The hydrogen bonds of the best docked conformation of α−mangostin/ α−CD inclusion complexes formed using PM6 and PM7 methods are shown in Figure 3. The minimized inclusion complex of α−mangostin/ α−CD conformations that obtained from the PM6 and PM7 methods were similar. However, in α−CD obtained from the PM7 calculation model, the structure of α−mangostin molecule was dipped deeper into the α−CD cavity (Å) than the α−mangostin structure that obtained from the PM6 calculation model due to the hydrogen bond between the oxygen atom of α−mangostin’s oxo group at position 9 and the hydrogen atom of the hydroxyl group at O of O(9=O=AM)…H(OH−α−CD), as depicted in Figure 3b.
The inclusion complex of α−mangostin/β−CD obtained from PM6 and PM7 were stabilized in a water environment as shown in Figure 4. The α−mangostin as guest molecule is located inside the β−CD’s cavity with a hydrogen bond between the oxygen atom of α−mangostin’s hydroxy group at position 6 and the ether-like anomeric oxygen atom of β−CD O4(β−CD)…H(6-OH−AM). The PM6 and PM7 calculations yield different β−CD energy-minimized structures in a water environment. In the β−CD obtained from PM6 calculation, the guest molecule is located near the wide-side of β−CD (Figure 4a), meanwhile the guest molecule from PM7 calculation was slightly dipped inside the β−CD’s cavity due to the hydrogen bond between the oxygen atom of α−mangostin’s hydroxyl group at position 9 and the ether-like anomeric oxygen atom of O4(β−CD)…H(1-OH−AM) (Figure 4b).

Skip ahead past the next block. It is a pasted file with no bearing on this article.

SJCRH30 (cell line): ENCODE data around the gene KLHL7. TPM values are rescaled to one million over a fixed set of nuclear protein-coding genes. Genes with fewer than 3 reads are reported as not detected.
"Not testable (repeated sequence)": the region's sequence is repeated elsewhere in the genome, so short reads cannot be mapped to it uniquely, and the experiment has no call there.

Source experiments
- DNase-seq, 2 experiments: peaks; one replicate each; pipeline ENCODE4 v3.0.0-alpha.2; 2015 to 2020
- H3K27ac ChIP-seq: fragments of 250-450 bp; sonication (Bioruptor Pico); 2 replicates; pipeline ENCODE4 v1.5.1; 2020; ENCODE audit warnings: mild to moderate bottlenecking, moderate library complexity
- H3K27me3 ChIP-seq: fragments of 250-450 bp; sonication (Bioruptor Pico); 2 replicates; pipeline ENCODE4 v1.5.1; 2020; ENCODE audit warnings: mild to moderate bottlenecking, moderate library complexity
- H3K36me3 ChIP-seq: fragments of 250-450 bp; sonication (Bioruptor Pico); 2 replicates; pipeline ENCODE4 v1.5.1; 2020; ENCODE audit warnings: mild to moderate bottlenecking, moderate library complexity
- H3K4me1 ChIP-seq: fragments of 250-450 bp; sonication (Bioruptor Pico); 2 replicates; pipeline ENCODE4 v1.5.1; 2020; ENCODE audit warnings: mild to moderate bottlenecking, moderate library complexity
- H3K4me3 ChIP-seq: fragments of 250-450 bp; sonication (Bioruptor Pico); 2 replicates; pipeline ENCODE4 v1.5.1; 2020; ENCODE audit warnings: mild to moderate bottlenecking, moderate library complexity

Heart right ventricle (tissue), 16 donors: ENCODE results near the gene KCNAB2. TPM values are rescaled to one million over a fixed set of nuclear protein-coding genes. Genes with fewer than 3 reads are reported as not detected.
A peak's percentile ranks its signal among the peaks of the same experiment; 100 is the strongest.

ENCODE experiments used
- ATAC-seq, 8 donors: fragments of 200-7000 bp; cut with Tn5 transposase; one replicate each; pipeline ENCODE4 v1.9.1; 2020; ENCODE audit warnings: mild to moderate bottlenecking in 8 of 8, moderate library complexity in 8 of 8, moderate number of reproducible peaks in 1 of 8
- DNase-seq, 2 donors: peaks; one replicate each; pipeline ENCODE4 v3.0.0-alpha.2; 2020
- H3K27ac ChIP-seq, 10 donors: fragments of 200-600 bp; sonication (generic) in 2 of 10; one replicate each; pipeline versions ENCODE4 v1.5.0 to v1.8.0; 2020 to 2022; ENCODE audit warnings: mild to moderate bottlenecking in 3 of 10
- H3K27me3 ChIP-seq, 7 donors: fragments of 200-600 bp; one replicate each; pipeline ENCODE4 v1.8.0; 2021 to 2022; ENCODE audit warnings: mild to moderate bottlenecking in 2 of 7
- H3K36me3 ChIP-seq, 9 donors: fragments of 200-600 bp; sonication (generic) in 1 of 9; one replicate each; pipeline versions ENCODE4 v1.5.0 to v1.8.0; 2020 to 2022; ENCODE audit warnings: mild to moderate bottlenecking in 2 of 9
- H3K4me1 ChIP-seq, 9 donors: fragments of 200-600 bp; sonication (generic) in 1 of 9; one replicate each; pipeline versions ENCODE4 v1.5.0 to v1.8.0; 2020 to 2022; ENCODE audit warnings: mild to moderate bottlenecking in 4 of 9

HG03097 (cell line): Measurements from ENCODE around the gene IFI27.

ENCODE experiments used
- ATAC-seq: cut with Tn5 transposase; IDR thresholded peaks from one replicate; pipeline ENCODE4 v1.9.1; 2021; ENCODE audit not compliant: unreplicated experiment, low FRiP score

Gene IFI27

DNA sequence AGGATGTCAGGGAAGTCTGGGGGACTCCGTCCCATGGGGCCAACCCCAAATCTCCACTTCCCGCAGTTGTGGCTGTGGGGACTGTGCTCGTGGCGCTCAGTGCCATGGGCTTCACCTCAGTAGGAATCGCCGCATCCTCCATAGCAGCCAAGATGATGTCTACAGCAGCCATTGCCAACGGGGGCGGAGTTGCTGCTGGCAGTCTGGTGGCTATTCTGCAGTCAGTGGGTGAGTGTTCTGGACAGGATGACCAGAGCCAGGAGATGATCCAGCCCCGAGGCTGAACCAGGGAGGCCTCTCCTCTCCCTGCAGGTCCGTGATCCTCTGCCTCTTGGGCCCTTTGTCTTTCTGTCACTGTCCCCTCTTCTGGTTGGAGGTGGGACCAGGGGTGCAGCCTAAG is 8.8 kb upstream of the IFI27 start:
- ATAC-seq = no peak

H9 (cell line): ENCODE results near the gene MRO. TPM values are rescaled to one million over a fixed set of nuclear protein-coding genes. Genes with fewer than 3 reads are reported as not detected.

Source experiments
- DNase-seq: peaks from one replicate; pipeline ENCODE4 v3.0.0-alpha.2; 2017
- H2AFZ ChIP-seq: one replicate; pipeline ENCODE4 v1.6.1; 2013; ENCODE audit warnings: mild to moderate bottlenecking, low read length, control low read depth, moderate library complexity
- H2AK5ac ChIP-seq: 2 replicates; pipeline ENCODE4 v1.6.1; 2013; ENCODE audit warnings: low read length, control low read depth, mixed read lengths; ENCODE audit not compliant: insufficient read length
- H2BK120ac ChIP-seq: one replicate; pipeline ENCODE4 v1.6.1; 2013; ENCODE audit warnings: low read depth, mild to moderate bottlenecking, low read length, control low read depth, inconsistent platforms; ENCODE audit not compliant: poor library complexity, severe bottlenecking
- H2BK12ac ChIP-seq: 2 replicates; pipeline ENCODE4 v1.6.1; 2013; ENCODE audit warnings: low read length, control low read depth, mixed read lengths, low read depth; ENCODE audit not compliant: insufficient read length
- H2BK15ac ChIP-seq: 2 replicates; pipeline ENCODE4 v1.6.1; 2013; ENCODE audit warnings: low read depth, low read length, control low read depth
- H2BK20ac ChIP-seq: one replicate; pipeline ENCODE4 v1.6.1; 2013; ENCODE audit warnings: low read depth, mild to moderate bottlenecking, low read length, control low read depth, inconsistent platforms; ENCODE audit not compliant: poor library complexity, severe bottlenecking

The inclusion complexes of α−mangostin and γ−CD obtained from PM6 and PM7 calculations were stabilized in a water environment, as shown in Figures 5. The energy minimized structures of α−mangostin/γ−CD from the PM6 and PM7 methods were slightly similar. The host molecule is located near the wide-side of the γ−CD molecule in all complex conformations, as shown in Figures 5a and 5b based on the existence of methyl groups at the primary hydroxyl group of all glucose units (C6 position) of CD. In the structure of γ−CD molecule, all of methoxy groups at the C6 position can be accommodated based on the absence of steric hindrance from the guest molecule. After an insertion of guest molecule (α−mangostin) into the cavity of γ−CD, two of the methoxy groups at the C6 position of γ−CD move away from the cavity due to the existence of the two methyl groups of α−mangostin molecule at position 14 and 15, located at the narrow-side of γ−CD. Based on the electronic and steric hindrances, the guest molecule should entrance into γ−CD at the wide side to form the obtained inclusion complexes.